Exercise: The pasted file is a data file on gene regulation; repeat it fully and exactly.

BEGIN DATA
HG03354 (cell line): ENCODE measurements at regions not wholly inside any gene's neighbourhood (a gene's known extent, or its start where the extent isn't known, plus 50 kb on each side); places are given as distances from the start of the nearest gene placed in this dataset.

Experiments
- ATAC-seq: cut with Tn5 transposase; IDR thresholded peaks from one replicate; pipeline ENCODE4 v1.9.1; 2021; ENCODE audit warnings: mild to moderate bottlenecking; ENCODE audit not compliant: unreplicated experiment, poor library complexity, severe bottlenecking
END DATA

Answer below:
HG03354 (cell line): ENCODE measurements at regions not wholly inside any gene's neighbourhood (a gene's known extent, or its start where the extent isn't known, plus 50 kb on each side); places are given as distances from the start of the nearest gene placed in this dataset.

Experiments
- ATAC-seq: cut with Tn5 transposase; IDR thresholded peaks from one replicate; pipeline ENCODE4 v1.9.1; 2021; ENCODE audit warnings: mild to moderate bottlenecking; ENCODE audit not compliant: unreplicated experiment, poor library complexity, severe bottlenecking